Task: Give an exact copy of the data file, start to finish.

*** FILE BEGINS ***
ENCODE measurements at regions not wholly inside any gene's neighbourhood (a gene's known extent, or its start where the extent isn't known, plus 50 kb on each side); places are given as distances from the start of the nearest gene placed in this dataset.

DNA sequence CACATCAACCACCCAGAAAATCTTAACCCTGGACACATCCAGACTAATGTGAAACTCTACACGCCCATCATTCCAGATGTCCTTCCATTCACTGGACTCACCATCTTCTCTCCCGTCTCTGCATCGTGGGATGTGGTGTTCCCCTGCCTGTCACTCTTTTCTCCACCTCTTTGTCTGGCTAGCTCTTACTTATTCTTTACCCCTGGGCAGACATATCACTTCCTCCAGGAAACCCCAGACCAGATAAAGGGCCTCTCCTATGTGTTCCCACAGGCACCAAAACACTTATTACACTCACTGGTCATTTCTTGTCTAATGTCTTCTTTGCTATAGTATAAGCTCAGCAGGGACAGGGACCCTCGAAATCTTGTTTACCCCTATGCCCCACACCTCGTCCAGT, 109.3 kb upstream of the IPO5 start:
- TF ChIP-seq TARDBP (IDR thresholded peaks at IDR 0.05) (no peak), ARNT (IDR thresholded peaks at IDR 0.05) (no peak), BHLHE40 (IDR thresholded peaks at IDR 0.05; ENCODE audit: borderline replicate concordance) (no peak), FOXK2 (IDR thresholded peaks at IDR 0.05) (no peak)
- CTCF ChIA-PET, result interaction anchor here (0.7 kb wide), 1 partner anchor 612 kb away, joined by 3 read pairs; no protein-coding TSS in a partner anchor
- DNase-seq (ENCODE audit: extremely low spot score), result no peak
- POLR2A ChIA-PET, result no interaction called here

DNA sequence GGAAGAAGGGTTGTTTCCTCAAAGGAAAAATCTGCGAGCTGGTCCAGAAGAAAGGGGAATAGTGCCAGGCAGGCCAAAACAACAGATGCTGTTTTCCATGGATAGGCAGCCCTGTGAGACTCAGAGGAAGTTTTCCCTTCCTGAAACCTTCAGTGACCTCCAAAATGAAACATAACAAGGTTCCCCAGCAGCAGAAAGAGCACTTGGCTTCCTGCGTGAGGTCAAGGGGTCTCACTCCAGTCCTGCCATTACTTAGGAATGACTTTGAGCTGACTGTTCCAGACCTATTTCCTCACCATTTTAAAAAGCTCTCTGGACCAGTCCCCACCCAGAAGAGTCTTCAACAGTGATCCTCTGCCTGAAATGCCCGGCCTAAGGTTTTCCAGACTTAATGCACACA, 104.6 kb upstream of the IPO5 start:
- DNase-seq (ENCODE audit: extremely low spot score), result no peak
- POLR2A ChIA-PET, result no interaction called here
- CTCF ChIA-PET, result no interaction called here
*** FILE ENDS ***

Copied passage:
ENCODE measurements at regions not wholly inside any gene's neighbourhood (a gene's known extent, or its start where the extent isn't known, plus 50 kb on each side); places are given as distances from the start of the nearest gene placed in this dataset.

DNA sequence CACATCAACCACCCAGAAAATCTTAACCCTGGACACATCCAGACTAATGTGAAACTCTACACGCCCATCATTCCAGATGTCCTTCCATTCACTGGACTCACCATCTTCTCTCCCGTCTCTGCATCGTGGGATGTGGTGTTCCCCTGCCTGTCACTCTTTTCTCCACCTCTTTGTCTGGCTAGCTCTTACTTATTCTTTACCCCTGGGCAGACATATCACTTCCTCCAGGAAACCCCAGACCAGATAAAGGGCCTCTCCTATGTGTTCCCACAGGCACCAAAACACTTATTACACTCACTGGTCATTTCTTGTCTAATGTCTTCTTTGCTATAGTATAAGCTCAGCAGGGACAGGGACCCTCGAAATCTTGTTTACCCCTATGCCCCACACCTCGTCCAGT, 109.3 kb upstream of the IPO5 start:
- TF ChIP-seq TARDBP (IDR thresholded peaks at IDR 0.05) (no peak), ARNT (IDR thresholded peaks at IDR 0.05) (no peak), BHLHE40 (IDR thresholded peaks at IDR 0.05; ENCODE audit: borderline replicate concordance) (no peak), FOXK2 (IDR thresholded peaks at IDR 0.05) (no peak)
- CTCF ChIA-PET, result interaction anchor here (0.7 kb wide), 1 partner anchor 612 kb away, joined by 3 read pairs; no protein-coding TSS in a partner anchor
- DNase-seq (ENCODE audit: extremely low spot score), result no peak
- POLR2A ChIA-PET, result no interaction called here

DNA sequence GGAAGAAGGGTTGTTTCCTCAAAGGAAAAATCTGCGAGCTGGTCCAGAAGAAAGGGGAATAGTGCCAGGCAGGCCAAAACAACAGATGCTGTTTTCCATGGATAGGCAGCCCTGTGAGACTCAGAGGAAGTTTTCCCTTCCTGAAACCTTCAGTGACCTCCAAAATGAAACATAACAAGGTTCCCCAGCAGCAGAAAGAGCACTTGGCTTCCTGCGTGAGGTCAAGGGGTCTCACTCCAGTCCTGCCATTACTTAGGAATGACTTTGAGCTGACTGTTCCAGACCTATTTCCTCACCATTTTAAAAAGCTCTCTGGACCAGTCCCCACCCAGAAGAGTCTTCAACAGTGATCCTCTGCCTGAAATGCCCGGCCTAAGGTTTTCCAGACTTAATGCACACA, 104.6 kb upstream of the IPO5 start:
- DNase-seq (ENCODE audit: extremely low spot score), result no peak
- POLR2A ChIA-PET, result no interaction called here
- CTCF ChIA-PET, result no interaction called here